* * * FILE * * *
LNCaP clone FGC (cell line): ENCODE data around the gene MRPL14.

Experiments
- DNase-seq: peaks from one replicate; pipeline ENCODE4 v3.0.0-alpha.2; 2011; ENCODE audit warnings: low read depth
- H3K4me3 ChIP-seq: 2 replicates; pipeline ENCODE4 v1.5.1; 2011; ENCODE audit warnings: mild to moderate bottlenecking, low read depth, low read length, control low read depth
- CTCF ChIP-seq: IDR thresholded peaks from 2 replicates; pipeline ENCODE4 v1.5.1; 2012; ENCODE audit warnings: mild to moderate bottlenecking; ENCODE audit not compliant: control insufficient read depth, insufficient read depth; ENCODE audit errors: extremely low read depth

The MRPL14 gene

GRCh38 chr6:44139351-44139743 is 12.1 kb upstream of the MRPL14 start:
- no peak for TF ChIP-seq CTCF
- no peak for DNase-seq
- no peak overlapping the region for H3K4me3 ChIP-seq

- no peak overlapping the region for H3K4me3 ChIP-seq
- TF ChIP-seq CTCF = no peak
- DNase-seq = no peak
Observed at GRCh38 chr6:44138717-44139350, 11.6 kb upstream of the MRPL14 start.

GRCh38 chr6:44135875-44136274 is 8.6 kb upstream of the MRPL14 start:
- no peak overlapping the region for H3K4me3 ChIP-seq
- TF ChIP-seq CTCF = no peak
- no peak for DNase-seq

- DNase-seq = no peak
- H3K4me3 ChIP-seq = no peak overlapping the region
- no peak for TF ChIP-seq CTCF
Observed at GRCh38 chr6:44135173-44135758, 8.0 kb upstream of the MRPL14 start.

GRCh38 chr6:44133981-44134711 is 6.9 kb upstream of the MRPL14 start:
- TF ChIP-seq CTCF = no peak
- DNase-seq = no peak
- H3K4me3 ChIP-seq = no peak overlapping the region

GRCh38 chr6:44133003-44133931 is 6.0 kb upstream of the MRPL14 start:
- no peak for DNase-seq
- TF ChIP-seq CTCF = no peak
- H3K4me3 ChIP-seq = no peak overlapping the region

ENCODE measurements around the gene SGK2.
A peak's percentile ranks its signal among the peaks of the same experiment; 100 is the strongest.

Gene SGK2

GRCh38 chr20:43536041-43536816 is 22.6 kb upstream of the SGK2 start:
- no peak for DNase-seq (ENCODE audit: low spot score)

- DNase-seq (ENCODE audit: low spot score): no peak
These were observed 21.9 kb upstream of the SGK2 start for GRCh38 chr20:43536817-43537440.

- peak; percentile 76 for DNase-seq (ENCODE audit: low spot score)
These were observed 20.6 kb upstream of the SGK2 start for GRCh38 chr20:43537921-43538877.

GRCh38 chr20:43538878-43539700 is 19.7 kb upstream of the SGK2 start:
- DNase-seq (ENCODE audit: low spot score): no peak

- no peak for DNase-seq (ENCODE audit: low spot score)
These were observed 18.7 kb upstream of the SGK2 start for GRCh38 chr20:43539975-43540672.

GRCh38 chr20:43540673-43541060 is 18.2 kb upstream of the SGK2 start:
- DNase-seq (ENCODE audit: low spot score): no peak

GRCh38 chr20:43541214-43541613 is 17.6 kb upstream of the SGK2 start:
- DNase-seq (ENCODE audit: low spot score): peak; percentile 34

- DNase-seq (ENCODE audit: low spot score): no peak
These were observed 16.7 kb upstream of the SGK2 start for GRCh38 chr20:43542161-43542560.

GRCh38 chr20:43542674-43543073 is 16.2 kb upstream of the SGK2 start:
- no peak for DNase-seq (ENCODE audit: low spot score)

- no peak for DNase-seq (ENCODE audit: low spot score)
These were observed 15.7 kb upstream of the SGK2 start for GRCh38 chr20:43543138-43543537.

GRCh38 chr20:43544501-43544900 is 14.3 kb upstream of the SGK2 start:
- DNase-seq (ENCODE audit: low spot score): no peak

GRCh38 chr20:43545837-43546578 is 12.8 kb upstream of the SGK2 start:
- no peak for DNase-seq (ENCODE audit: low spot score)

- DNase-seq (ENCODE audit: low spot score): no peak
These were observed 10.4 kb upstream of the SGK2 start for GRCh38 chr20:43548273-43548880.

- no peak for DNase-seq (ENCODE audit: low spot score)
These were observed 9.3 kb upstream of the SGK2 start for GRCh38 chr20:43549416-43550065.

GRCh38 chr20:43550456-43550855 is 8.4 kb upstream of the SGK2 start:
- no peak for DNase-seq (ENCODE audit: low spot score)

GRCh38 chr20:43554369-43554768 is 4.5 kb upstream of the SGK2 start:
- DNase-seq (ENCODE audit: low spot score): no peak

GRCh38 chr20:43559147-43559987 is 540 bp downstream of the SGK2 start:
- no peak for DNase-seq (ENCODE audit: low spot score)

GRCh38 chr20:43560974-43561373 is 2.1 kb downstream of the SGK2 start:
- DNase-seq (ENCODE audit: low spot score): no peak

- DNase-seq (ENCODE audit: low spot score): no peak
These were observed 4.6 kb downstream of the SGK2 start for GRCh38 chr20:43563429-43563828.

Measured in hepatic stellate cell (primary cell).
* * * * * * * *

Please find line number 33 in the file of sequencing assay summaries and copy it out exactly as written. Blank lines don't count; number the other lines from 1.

Gene SGK2